THE INNOVATION-DECISION PROCESS

By Iis Sulyaningsih

INTRODUCTION

Innovation has been studied in a variety of contexts, including in relation to technology, commerce, social system, economic development, and policy construction. There are, therefore, naturally a wide range of approaches to conceptualizing innovation in the scholarly literature.

Innovation is typically understood as the successful introduction of something new and useful, for example introducing new methods, techniques or practices or new or altered products and services.

Innovation typically involves creativity, but is not identical to it: innovation involves acting on the creative ideals to make some specific and tangible difference in the domain in which the innovation occurs.

For innovation to occur, something more than the generation of a creative idea or insight is required: the insight must be put into action to make a genuine difference, resulting for example in new or altered business processes within the organization, or changes in the products and services provided.

DEFINITION

“An Innovation is an idea, practice or object that is perceived as new by an individual or other unit of adoption” (Roger, Everret)

“The term innovation means a new way of doing something” ( Mckeown,2008 )

“Innovation……………is generally understood as the successful introduction of a new thing or method………. Innovation is embodiment, combination, or synthesis knowledge in original, relevant, valued new product, process and new services  ( Luecke and Katz).

“All innovations begins with creative ideas…We define innovation as the successful implementation of creative ideas within on organization. In this view ,creativity by individuals and teams is starting point for innovation: …”(Amabile et al :1996)

The innovation decision process is the process through which an individual (or other decision making unit) passes from first knowledge of an innovation, to forming an attitude toward the innovation, to decision to adopt or to reject, to implementation of the new idea, and to confirmation of this decision.

A MODEL OF THE INNOVATION –DECISION PROCESS

Five Stages of Decision Process

  1. 1. Knowledge
  2. 2. Persuasion
  3. 3. Decision
  4. 4. Implementation
    1. 5. Confirmation

1.   KNOWLEDGE

Knowledge occurs when individual (or other decision unit) exposed to the innovations existence and gain some understanding of how its functions. Innovations may lead to needs as well as vice versa.

Innovation happens because of needs such as in pesticide innovation.

A need is a state of dissatisfaction or frustration that occurs that one’s desires outweigh one’s actualities, when “wants’ outruns “gets as.

However, innovations may create the need like clothing fashion.

The awareness of knowledge motivates individual of information and it leads to the innovation.

2.   PERSUASION

This occurs when individual (other decision making unit) forms a favorable or unfavorable attitudes towards the innovation.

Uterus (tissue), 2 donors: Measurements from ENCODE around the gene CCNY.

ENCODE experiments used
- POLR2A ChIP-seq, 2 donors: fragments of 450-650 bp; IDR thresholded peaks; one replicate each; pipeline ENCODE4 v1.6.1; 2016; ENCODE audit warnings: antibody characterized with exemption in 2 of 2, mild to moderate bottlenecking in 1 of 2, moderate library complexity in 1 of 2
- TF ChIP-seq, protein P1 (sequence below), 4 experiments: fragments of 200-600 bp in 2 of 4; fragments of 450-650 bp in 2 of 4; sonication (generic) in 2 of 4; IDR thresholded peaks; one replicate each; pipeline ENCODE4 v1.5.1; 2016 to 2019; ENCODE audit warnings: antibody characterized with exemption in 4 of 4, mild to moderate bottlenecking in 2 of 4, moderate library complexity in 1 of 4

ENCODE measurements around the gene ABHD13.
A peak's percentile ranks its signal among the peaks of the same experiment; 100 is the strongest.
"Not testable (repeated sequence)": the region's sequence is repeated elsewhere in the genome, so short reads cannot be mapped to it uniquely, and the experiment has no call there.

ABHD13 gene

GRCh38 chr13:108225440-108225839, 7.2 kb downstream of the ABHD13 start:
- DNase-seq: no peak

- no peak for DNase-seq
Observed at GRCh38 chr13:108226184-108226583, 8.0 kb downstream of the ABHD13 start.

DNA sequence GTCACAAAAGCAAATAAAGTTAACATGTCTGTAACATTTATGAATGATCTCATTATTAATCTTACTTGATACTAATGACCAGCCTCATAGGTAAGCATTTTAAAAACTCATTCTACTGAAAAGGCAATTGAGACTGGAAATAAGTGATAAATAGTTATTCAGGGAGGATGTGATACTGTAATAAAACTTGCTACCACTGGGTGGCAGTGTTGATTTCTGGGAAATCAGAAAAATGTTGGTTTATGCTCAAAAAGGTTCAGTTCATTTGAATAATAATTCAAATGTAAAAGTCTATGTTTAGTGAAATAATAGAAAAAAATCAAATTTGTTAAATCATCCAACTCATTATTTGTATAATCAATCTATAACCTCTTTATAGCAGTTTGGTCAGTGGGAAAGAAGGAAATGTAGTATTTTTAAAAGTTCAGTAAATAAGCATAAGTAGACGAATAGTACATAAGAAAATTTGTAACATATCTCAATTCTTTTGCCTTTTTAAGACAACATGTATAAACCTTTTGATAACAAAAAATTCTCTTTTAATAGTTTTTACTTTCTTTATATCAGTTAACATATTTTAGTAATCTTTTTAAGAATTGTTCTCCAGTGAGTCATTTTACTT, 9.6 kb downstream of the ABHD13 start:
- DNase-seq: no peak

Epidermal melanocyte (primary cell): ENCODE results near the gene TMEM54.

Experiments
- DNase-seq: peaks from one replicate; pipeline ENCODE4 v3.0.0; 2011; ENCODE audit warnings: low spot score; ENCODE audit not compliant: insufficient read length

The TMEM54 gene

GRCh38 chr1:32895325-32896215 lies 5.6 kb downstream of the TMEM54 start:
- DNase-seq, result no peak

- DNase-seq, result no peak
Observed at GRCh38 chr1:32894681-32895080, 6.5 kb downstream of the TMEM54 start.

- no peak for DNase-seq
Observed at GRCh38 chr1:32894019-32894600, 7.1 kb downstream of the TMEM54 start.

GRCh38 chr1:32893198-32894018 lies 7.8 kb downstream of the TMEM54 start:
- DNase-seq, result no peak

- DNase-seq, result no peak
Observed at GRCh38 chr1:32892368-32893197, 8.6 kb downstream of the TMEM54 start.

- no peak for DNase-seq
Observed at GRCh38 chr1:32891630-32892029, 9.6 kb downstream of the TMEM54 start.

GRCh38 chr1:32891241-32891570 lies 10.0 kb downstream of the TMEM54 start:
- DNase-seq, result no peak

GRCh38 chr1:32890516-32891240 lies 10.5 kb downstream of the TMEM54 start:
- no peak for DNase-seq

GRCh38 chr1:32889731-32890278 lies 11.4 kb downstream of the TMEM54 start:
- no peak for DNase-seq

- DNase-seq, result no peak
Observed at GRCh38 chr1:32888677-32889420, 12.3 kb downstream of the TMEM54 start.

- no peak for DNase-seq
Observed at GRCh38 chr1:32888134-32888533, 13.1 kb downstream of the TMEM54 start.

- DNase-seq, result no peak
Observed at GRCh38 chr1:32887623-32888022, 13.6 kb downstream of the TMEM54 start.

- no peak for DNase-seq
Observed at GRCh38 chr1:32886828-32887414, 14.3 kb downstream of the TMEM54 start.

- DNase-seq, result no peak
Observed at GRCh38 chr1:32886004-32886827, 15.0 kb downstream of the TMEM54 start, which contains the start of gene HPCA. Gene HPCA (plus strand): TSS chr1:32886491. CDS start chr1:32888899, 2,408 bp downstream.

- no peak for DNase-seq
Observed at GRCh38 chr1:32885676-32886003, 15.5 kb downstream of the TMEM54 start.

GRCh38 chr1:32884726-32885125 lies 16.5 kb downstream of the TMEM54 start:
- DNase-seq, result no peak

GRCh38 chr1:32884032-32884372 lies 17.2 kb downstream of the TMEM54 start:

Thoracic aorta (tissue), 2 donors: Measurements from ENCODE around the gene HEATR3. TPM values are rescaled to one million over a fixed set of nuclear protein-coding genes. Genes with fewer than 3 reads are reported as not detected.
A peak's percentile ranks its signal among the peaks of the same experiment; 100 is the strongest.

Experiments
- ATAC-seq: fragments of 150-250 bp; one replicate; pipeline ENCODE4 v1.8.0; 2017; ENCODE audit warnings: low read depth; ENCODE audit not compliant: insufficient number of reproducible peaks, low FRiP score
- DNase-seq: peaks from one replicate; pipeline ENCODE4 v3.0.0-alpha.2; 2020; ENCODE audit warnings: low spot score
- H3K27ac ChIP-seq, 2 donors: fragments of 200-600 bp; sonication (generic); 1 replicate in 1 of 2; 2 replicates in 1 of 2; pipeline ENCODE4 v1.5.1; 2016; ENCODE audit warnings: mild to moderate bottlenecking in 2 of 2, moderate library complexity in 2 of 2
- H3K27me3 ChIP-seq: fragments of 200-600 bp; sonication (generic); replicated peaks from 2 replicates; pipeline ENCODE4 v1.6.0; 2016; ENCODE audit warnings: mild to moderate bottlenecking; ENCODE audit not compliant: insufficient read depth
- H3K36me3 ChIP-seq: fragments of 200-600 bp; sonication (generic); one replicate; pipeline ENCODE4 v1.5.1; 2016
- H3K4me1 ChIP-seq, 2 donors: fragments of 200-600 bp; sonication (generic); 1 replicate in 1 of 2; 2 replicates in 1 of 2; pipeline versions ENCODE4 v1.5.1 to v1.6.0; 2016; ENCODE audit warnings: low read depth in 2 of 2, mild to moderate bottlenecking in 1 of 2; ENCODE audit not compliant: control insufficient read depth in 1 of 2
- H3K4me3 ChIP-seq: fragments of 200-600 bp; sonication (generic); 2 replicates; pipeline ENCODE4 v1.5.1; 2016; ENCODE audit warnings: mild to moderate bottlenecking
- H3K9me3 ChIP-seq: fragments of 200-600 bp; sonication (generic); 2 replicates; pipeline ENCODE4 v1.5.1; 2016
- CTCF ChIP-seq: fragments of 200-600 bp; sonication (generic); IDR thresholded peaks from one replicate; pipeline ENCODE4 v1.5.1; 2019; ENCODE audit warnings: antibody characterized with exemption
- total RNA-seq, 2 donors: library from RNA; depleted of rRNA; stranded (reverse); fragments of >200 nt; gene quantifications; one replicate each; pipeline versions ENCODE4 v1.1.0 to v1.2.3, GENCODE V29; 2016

In developing favorable and unfavorable attitude towards innovation, individual may mentally apply the new idea to his or her present or anticipated future situation before deciding. This is a kind of vicarious trial. The main outcome of this stage is either favorable or unfavorable towards the innovation.

3.   DECISION

Decision occurs when individual (other decision making) engages in activities that lead to a choice to adopt or reject the innovation.

Adoption is a decision to make full use of an innovation as the best course of action available.

Most individuals will not adopt any innovation without trying it first on a probationary  basis to determine its usefulness on their own situation. If  innovation has at least a certain degree of relative advantage, then individual will move to an adoption decision.

Rejection is a decision not to adopt an innovation.

Two different types of rejection ( Eveland, 1979)

  1. 1. Active rejection, which consist of considering adoption of innovation (including even its trial) but then deciding not to adopt it.
  2. 2. Passive rejection (also called non adoption), which consist of never really considering use of the innovation.

4.   IMPLEMENTATION

Implementation occurs when individual (or other decision making unit) puts an innovation into use. In this stage, implementation involves overt behavior change, as the new idea is actually put into practice. The point is reached when the new idea becomes institutionalized or regularized of the adopter’s ongoing operations.

Adoption means the exact copying or imitation of how innovation has been used previously in different setting. Sometimes adopted innovation is modified or changed by the users in the process of its adoption implementation. That is called re-invention and it occurs for certain innovation and for certain adopters. As a result of re-invention, an innovation may be more appropriate in matching systems preexisting problem and more responsive to new problems that arise during the innovation decision process.